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Page 145. - Mountifort Longfield, Lectures on Political Economy 
Lectures on Political Economy, delivered in Trinity and Michaelmas Terms, 1833 (Dublin: Richard Milliken and Son, 1834).
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Mr. Ricardo contends that tithes, by raising the price of agricultural produce will fall wholly on the consumer. They will be, as it were, an addition to the cost of production. In this he falls into an error which occurs frequently in his work, namely, that of supposing that the cost of production influences the price without diminishing the supply. As if men first determined what they should consume, and then had the goods made according to order, and paid the cost of production, because on such terms only would the goods be produced for them. He says, “goods rise, because otherwise the requisite supply would not be afforded.” The fact is that goods rise because the producers limit the supply, as well as they can calculate, to such an amount as they hope to dispose of at a remunerating price, and when they miscalculate and produce too much, prices fall, notwithstanding the cost of production, and the producers suffer a loss, and are compelled not to produce such an abundant supply. This is most evident in the very case of agricultural produce, where the price varies from year to year, and is never fixed as the average. In an abundant season prices fall, and the consumer does not pay more in order to encourage the producer on future occasions to raise the requisite supply; and in a season of scarcity prices rise above the cost of production.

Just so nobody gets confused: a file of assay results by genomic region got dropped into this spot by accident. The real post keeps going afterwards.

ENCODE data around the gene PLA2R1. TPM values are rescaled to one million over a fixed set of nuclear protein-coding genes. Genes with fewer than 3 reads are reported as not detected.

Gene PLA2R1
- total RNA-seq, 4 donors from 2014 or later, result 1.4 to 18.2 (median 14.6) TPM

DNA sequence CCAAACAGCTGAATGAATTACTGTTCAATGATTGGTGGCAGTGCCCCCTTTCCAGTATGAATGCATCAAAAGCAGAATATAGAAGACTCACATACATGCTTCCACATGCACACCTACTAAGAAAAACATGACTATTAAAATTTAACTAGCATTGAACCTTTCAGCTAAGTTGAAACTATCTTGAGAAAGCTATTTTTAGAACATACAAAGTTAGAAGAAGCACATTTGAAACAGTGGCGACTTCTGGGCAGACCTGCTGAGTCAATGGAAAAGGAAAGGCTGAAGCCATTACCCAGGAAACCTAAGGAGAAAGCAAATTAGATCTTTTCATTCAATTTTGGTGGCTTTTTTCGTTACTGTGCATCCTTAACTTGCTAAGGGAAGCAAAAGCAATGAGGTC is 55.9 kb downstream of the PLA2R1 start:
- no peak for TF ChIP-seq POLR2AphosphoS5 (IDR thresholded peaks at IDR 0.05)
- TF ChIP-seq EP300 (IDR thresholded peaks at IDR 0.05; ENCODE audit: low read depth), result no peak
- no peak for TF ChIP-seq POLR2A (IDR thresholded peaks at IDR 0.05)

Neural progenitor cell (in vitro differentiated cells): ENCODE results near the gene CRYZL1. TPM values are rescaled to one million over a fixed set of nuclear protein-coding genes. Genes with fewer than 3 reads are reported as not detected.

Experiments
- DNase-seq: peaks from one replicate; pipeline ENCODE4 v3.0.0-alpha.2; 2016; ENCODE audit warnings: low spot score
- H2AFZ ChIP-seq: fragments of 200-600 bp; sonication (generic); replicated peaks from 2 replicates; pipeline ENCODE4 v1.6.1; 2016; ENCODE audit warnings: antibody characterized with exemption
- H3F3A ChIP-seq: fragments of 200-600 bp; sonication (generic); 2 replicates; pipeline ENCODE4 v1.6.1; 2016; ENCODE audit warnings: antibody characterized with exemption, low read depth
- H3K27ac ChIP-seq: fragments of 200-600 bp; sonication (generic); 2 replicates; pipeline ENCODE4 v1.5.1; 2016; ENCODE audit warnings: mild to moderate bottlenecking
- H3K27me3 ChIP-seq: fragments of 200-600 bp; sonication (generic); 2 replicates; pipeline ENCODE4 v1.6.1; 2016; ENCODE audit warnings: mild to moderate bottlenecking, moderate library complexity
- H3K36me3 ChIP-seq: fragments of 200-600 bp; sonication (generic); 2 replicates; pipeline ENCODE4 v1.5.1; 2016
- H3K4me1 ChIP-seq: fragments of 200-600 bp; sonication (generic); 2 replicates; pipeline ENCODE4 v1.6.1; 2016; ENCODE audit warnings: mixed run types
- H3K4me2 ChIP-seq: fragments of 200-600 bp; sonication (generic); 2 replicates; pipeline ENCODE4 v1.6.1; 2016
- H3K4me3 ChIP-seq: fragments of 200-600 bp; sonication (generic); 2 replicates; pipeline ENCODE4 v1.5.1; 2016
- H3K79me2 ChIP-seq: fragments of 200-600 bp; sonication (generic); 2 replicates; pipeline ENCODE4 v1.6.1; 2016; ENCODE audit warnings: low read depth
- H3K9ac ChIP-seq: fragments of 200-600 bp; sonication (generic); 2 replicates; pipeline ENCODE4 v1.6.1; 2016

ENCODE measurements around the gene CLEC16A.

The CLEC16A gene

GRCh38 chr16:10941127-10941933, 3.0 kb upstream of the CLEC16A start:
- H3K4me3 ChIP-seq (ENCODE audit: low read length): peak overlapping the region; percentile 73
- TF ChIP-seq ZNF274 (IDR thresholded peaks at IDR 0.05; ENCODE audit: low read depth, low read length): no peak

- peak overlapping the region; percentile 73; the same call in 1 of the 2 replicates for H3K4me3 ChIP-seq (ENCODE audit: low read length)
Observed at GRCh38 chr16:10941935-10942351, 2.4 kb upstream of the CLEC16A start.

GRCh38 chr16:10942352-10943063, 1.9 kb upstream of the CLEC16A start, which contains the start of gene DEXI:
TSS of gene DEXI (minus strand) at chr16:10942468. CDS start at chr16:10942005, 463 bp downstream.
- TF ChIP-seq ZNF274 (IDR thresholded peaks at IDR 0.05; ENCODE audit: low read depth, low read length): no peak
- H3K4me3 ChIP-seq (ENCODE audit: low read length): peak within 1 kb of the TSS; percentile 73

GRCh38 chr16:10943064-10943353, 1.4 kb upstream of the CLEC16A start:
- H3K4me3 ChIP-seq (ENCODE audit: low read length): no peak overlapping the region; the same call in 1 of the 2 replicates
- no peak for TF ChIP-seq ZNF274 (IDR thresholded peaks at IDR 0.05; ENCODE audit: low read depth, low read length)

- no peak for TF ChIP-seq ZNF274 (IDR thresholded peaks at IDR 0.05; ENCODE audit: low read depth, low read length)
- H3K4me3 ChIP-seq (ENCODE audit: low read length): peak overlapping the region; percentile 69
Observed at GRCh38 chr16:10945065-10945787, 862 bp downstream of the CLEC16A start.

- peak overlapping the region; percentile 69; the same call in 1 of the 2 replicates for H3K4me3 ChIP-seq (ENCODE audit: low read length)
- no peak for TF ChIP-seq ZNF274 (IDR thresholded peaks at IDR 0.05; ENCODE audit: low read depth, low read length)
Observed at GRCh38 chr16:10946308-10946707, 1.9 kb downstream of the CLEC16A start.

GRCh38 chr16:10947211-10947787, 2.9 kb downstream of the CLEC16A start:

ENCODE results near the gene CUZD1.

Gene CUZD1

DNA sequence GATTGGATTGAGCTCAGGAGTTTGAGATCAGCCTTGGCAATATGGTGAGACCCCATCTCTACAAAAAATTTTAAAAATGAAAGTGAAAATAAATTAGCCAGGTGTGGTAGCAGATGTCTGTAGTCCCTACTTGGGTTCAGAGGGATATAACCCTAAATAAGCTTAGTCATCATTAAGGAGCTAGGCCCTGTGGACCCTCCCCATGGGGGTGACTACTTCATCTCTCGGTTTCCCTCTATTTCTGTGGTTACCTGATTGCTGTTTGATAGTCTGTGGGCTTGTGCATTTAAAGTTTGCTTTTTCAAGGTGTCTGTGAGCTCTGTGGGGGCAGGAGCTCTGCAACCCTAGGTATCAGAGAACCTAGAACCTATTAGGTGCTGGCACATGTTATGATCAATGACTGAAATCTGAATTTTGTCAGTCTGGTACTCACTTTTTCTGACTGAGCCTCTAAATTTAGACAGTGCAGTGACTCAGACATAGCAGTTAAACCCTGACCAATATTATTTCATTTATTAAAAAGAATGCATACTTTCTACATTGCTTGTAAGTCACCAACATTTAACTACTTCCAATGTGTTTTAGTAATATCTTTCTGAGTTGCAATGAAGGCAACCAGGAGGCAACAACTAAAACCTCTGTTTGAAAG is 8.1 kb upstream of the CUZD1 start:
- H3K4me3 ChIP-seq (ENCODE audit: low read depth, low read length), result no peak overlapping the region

The effect of tithes, supposing the population to be unaffected, and putting importation and exportation out of the question, would be, by raising prices to tax the consumer, and by diminishing the usual consumption and production to reduce rents.
Mr. Ricardo makes a distinction between high prices as caused by a scarcity, and as caused by a great cost of production. I cannot recognise the propriety of such a distinction. An increase of price can only be produced by a diminution in the supply or an increased intensity of demand. The latter may be produced by the increased wealth of the population, the former by an increased cost of production. But in this case it is the diminution of the supply, not the increased cost of production, that increased the prices. If no change had taken place in the cost of production, the same diminution of supply would be necessary and sufficient to produce precisely the same increase of price.
The same opinion, that an increase in the cost of production of an article will raise its price without diminishing its consumption, combined with some confusion in reasoning, led Mr. Ricardo to assert that a tax upon the profits of the farmer would be advantageous to the landlord.